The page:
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Hoffmann, R. A wiki for the life sciences where authorship matters. Nature Genetics (2008)
 
 
 
 
 

RAGE expression in rhabdomyosarcoma cells results in myogenic differentiation and reduced proliferation, migration, invasiveness, and tumor growth.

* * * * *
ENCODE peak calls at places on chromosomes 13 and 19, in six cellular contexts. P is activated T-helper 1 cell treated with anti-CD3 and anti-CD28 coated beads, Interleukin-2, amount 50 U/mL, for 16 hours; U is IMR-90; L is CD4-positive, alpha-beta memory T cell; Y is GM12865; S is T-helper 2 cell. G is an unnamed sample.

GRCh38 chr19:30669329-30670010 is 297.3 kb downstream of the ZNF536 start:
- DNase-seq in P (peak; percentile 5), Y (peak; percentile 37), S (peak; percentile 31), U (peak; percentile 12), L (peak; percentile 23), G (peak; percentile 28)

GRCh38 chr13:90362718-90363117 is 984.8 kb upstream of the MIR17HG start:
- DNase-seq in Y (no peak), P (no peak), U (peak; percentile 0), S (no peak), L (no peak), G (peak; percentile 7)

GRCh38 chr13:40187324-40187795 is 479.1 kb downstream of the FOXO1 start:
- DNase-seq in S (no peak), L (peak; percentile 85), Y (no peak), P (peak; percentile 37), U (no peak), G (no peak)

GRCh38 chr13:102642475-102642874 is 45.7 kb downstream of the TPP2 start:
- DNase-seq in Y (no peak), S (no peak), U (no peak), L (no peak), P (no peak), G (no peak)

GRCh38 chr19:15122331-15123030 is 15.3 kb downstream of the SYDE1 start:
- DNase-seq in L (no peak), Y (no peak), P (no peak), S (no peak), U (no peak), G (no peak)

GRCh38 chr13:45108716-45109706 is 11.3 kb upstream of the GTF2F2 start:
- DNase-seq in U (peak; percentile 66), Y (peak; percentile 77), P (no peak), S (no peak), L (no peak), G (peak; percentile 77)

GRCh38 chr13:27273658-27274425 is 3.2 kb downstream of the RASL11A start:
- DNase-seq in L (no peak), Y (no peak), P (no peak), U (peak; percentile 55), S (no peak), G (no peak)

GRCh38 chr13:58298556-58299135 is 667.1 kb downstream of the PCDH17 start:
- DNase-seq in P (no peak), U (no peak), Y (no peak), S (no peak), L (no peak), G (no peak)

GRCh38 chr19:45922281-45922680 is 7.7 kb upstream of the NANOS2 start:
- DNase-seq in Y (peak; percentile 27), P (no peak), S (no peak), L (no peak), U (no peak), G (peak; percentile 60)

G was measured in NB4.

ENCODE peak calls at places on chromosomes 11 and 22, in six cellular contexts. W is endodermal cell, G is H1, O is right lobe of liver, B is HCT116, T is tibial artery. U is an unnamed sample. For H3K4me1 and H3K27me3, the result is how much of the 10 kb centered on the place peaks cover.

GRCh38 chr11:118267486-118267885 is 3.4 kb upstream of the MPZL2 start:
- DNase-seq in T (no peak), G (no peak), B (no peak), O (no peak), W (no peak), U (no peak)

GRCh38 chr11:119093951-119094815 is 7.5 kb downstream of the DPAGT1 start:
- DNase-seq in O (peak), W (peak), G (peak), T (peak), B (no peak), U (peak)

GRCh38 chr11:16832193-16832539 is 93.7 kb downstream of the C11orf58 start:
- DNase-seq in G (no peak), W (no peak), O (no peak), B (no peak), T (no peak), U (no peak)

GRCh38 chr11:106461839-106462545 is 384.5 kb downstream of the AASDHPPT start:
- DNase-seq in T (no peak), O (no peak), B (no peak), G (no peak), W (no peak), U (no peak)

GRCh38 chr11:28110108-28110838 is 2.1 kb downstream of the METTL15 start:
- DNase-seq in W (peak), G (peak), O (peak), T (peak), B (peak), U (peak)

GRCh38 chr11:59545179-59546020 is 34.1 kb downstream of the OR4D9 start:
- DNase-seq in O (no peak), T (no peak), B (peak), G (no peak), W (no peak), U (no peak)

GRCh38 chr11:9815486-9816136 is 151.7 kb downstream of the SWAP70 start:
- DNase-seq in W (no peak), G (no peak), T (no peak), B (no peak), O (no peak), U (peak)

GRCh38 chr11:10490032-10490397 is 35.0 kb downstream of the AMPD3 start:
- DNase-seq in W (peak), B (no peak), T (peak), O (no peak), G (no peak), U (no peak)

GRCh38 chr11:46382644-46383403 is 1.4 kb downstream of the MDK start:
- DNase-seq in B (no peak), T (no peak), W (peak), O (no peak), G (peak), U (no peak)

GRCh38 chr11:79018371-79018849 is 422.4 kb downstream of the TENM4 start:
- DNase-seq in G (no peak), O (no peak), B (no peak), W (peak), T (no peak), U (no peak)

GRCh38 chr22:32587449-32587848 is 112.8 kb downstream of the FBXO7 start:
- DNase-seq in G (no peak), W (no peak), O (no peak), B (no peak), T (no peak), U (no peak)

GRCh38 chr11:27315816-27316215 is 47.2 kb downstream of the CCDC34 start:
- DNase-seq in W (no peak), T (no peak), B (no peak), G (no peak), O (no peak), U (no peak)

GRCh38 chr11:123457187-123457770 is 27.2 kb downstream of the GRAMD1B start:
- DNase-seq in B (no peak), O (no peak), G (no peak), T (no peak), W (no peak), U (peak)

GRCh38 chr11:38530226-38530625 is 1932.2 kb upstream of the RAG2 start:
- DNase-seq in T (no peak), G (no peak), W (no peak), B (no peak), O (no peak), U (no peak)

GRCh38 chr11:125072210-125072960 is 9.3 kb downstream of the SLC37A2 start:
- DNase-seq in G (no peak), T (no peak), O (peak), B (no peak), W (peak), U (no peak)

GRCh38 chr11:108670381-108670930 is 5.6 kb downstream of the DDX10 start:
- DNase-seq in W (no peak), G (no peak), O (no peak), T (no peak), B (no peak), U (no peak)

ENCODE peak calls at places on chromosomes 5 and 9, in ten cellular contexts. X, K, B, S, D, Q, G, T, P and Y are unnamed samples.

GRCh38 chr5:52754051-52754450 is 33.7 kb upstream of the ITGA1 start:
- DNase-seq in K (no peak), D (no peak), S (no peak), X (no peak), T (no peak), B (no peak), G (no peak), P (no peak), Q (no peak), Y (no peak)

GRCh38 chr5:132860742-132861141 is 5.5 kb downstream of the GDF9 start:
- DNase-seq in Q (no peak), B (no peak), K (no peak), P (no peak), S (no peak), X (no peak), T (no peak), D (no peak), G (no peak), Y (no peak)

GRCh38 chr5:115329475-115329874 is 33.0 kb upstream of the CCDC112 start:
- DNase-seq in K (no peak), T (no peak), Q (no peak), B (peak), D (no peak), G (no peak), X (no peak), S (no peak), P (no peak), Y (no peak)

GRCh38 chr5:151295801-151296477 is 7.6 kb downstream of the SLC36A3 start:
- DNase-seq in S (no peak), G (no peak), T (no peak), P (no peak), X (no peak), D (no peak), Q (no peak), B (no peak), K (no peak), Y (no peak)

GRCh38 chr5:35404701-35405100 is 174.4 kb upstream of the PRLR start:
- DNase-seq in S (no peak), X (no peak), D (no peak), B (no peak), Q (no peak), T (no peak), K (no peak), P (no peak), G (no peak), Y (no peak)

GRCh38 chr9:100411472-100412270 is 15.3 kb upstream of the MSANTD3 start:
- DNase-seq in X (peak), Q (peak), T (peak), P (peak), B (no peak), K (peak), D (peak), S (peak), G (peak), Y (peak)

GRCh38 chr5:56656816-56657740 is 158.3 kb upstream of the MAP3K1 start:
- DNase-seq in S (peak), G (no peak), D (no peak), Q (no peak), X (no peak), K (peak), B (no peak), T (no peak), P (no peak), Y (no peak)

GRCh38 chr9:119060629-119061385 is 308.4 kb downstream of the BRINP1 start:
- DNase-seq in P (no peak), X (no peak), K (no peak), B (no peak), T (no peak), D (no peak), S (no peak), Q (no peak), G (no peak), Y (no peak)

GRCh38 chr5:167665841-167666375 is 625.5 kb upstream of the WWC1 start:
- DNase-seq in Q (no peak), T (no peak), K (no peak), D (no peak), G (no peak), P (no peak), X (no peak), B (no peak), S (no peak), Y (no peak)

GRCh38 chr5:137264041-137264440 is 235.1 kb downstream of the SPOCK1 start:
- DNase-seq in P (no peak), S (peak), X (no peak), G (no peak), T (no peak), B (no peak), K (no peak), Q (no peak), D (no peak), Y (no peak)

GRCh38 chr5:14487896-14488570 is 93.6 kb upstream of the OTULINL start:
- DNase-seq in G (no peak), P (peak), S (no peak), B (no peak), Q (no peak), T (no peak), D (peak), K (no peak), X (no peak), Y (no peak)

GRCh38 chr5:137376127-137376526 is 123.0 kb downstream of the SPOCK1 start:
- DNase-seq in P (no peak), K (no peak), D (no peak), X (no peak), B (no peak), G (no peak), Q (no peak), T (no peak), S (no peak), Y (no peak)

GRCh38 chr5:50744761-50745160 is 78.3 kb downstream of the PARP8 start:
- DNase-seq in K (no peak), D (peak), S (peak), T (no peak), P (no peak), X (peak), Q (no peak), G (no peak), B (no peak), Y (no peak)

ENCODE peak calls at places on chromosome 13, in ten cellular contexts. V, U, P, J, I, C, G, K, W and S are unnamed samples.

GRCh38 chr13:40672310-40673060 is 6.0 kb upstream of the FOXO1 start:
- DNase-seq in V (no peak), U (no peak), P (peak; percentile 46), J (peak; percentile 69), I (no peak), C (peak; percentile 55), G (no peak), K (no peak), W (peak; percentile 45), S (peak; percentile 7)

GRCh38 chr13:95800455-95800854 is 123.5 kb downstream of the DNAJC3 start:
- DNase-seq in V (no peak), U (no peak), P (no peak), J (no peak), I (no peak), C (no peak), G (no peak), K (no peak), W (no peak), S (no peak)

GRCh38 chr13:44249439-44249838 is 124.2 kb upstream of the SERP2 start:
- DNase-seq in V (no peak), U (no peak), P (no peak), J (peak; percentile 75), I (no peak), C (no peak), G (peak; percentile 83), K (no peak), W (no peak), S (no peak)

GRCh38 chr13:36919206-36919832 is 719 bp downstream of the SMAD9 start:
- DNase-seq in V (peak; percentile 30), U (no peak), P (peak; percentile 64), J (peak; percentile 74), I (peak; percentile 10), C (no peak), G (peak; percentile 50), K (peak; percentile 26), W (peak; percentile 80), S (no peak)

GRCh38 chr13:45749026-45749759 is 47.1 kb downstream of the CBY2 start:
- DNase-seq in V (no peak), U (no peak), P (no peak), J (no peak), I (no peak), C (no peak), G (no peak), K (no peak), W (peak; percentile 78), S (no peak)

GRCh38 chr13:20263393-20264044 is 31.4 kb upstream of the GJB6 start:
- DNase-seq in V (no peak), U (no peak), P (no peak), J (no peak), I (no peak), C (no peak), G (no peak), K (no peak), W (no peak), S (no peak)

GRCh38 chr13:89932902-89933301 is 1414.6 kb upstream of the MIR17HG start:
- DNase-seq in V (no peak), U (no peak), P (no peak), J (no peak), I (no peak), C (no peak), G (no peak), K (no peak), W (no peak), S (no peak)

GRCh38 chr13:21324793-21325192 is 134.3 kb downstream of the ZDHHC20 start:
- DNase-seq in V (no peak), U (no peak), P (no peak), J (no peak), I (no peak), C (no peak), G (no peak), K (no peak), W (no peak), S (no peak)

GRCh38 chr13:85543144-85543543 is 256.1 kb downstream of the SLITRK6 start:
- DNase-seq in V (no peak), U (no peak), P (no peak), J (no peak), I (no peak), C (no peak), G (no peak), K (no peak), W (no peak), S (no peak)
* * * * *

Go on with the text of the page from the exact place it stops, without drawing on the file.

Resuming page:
Activation of receptor for advanced glycation end products (RAGE) by its ligand, HMGB1, stimulates myogenesis via a Cdc42-Rac1-MKK6-p38 mitogen-activated protein kinase pathway. In addition, functional inactivation of RAGE in myoblasts results in reduced myogenesis, increased proliferation, and tumor formation in vivo. We show here that TE671 rhabdomyosarcoma cells, which do not express RAGE, can be induced to differentiate on transfection with RAGE (TE671/RAGE cells) but not a signaling-deficient RAGE mutant (RAGEDeltacyto) (TE671/RAGEDeltacyto cells) via activation of a Cdc42-Rac1-MKK6-p38 pathway and that TE671/RAGE cell differentiation depends on RAGE engagement by HMGB1. TE671/RAGE cells also show p38-dependent inactivation of extracellular signal-regulated kinases 1 and 2 and c-Jun NH(2) terminal protein kinase and reduced proliferation, migration, and invasiveness and increased apoptosis, volume, and adhesiveness in vitro; they also grow smaller tumors and show a lower tumor incidence in vivo compared with wild-type cells. Two other rhabdomyosarcoma cell lines that express RAGE, CCA and RMZ-RC2, show an inverse relationship between the level of RAGE expression and invasiveness in vitro and exhibit reduced myogenic potential and enhanced invasive properties in vitro when transfected with RAGEDeltacyto. The rhabdomyosarcoma cell lines used here and C2C12 myoblasts express and release HMGB1, which activates RAGE in an autocrine manner. These data suggest that deregulation of RAGE expression in myoblasts might concur in rhabdomyosarcomagenesis and that increasing RAGE expression in rhabdomyosarcoma cells might reduce their tumor potential.[1]

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